Iraqi militants retreat after seizing university
BAGHDAD — Militants stormed a university in Iraq’s restive Anbar province Saturday, briefly taking dozens of students hostage before withdrawing from the school amid gunfire, officials and witnesses said.
The attack on Anbar University comes as Islamic extremists and other anti-government militias have held parts of the nearby provincial capital of Ramadi and the city of Fallujah since December amid rising tensions between Sunni Muslims and the Shiite-led government in Baghdad. While shelling and gunbattles continue between the militants and government-allied forces, the school largely has been left alone while civilians fled the violence.
That changed early Saturday morning as the gunmen killed three police officers on guard at the university’s gate, a police and a military official said. The gunmen then detained dozens of students inside a university dorm, the officials said.
Ahmed al-Mehamdi, a student who was taken hostage, said he awoke to the crackle of gunfire, looked out the window and saw armed men dressed in black racing across the campus. Minutes later, the gunmen entered the dormitory and ordered everybody to stay in their rooms while taking others away, he said.
The Shiite students at the school were terrified, al-Mehamdi said, as the gunmen identified themselves as belonging to an al-Qaida splinter group known as the Islamic State of Iraq and the Levant. The Sunni terror group, fighting in Syria with other rebels trying to topple President Bashar Assad, is known for massive, bloody attacks in Iraq as well often targeting Shiites that they view as heretics.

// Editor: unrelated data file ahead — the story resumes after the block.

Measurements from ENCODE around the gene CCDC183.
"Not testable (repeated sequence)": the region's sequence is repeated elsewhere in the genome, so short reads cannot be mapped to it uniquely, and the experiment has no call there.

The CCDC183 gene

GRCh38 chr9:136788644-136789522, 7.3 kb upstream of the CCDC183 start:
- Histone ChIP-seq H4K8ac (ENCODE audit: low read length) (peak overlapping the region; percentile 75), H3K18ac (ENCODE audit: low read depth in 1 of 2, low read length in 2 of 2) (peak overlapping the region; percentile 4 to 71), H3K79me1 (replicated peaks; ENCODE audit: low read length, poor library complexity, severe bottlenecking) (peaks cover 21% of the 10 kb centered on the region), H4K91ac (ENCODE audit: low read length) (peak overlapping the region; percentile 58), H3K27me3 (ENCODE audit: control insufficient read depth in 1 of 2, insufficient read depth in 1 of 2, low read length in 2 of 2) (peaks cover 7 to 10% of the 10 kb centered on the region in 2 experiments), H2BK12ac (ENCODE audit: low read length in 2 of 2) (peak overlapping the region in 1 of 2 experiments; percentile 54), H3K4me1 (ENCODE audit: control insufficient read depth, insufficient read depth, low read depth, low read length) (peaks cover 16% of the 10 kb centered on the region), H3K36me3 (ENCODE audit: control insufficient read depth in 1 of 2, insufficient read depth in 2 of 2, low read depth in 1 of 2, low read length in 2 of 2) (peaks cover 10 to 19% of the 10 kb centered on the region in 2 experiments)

The Islamic State did not immediately claim the attack on the school, which says it has more than 10,000 students, making it one of the country’s largest.
Several hours later, gunmen left the university under unclear circumstances. Students then boarded buses provided by the local government to flee the school, though gunfire erupted as security forces attacked retreating militants, police said.
‘‘We thank God that this crisis ended almost peacefully and no student was hurt as far as I know,’’ al-Mehamdi said by mobile phone from inside a bus that took him to safety.
Security officials said authorities wanted to wait for bomb disposal experts before entering any building on campus out of fears that the fleeing gunmen planted explosives.
Iraq is currently grappling with its worst surge in violence since the sectarian bloodletting of 2006 and 2007, when the country was pushed to the brink of civil war despite the presence of tens of thousands of U.S. troops.
The latest violence has been fueled by Sunni Muslim anger at the Shiite-led government in Baghdad, as well as the civil war in neighboring Syria. The Islamic State has carried out scores of deadly attacks on both sides of the border and imposed a brutal form of Islamic rule in territories under its control.
Those attacks include a coordinated assault April 21 on a private Shiite college in Baghdad that killed four police officers and one teacher.
Al-Qaida-linked fighters and their allies seized Fallujah and parts of Ramadi in late December after authorities dismantled a protest camp of Sunnis angry at what they consider their second-class treatment by the Shiite-led government. Fearful of setting off violence, security forces withdrew from the area, allowing militants to seize the cities. In April 2013, a similar dismantling of a Sunni protest camp in Hawija sparked violent clashes and set off the current upsurge in killing.
The government and its tribal allies are besieging the rebel-held areas, with fighting reported daily. Tens of thousands have fled the violence.